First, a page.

If you want a better hotel return on spend, burn your points before december and do something else going forward (including cash-back and price-shopping). Save the annual fee.

Yes, the program is getting worse for your purposes (although it’s still near its recent peak as you still have access to 45k top Marriott hotels…and soon top SPG hotels will temporarily plummet in cost.)

I don’t think anyone “isn’t getting” that the CC earn is way worse. It’s not exactly secret.

johnny D.

Your talking about SPG versus Marriot peak and off peak

I’m taking about the earn ratio going down 33%.At least you are starting to understand it’s not about the points and the cat. but about the earn rate that hurts the most.
Most people earn their points on the CC spend.My 30K spend earned me 90k MR year the same spend earns me 60K MR points.
Even if the points needed stayed the same at all properties and the same cat. I would still be losing 30k MR points and equivalent nights.
Yes it’s earn and burn but to say that this is not a massive devalueation is not true,they just did it by reducing the earn rate and adding the high season for the cherry on top.


Hmmm ….Yes, the earn rate for the AmEX SPG in Canada is decreasing come August. However, the earn rate will actually be an improvement over the Marriott Visa which was discontinued in March. In August, the earn rate will be $5 per CAD spent at Marriott properties (same as the Marriott Visa) and 2 points for everything else (compared to 2 points for food and travel and 1 point for everything else with the Visa). And in all honesty, why should Marriott be concerned about those who earn their points primarily through CC spend rather than stays?

johnny D.

Marriott Visa only exist in the USA.We had it before it was discontinued in march.That card had a free night,15 elite night credit,foreign exchange fee waived and extra perks..the SPG has a free night coming back and the points,that’s it.USA credit card and Canadian credit card don’t compare but to be clear 100% of regular Marriott regular customers earn most of their points by CC spend if they are not gold or above.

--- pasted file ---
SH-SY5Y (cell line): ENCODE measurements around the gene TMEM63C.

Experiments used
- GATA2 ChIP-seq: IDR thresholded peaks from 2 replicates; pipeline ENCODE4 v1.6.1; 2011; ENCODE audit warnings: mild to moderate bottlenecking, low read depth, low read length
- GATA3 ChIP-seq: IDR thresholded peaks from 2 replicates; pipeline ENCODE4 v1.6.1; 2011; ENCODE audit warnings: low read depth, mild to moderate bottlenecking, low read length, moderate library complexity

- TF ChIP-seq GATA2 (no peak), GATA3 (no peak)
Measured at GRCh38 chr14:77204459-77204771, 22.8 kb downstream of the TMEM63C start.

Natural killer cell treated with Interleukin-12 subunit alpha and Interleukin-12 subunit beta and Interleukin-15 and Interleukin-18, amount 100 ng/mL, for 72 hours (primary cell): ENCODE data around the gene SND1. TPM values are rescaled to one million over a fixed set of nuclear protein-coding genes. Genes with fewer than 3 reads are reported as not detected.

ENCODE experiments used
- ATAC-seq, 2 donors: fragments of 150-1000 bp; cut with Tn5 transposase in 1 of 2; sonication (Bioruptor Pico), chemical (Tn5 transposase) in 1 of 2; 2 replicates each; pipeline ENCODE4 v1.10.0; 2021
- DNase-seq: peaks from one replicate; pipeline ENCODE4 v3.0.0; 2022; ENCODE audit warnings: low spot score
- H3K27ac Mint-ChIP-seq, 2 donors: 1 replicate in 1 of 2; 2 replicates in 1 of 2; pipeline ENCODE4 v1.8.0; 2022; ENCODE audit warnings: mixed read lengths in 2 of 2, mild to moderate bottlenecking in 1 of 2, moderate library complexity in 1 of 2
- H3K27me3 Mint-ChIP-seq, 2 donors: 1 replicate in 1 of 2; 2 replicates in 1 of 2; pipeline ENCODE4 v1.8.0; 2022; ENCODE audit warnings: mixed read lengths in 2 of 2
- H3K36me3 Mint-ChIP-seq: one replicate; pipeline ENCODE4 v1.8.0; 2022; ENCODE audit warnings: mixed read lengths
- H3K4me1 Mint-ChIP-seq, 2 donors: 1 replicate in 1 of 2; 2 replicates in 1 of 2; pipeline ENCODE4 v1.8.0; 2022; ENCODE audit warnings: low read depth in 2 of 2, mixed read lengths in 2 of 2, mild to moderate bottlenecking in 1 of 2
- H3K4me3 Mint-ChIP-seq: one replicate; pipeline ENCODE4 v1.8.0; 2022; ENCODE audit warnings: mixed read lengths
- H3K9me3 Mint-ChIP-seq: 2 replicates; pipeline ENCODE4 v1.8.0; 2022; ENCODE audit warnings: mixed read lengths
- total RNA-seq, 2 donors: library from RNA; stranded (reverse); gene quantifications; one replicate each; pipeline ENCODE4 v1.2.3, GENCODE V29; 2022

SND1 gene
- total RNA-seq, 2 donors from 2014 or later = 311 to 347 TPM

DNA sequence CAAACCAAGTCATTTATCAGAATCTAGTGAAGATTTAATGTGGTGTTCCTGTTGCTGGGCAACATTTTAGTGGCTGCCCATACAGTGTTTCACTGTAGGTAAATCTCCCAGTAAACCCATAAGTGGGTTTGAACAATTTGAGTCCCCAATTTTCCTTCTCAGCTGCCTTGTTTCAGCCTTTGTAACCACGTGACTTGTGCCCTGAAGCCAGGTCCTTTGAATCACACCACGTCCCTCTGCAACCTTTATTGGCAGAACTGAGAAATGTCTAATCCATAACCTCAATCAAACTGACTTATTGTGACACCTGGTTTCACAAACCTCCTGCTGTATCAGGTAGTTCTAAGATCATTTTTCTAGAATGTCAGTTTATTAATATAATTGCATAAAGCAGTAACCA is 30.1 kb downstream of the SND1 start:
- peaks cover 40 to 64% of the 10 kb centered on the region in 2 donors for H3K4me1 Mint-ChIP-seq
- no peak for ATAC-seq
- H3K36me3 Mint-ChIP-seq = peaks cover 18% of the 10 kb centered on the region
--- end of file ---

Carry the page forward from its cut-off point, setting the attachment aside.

By your thinking Marriott shouldn’t be concerned about rewards at all and not have any CC affiliated with them? Credit card company makes $$ when we spend.Points company make money when people stay at their property because 1 they like it and also the points system and status which attracks people to stay to accumulate points and free nights after a while.
Why do companies have point and perks system so they join and start the game.If it didn’t work they wouldn’t have them right?


Great post, thank you. So, when can we expect a post from Greg (or someone else) with a recommendation on whether or not to book “miles and stay” packages before August?

Nick Reyes

Greg actually recently wrote a post on the potential for a big win with current travel packages:

And I wrote a post with a first look at the new travel packages:

In short, if you want a package, you want to book it now, hands down. The new package rates are not as good as they are today. As noted in my post, in my opinion, the travel packages still aren’t a bad deal — but they clearly aren’t as good as the current packages.

Whether or not to book a package before August comes down to whether or not you need airline miles and whether or not you are interested in saving your balance to try to book top-tier properties for only 60K Marriott points.

We don’t yet know what will happen with the certificates, so it’s hard to say which category to get. If you have a hotel redemption in mind, you’d obviously pick the category for your chosen hotel. If not, it’s a tough guess as to which is your best bet. I bought a Cat 6 package last week and went with 120K Alaska miles because those will become much harder to come by since they aren’t transfer partners with anyone else.


If I buy a Marriott travel package that gives Southwest Rapid Rewards points, will that apply towards a companion pass?

Nick Reyes

Thanks for the quick reply!


If I read your opinions regarding the Marriott travel packages correctly, does this make sense? Before the end of July 2018, I transfer 90,000 SPG points to Marriott, and buy a 7-night travel package for 270k Marriott points with either Delta or Southwest (get 120k airline points); they both fly a lot from my home airport of RDU (Raleigh, NC). Because I have a Southwest companion pass through year-end 2019, my value is much better with Southwest (as long as they fly to places I want to go to, which both do) so I should go Southwest.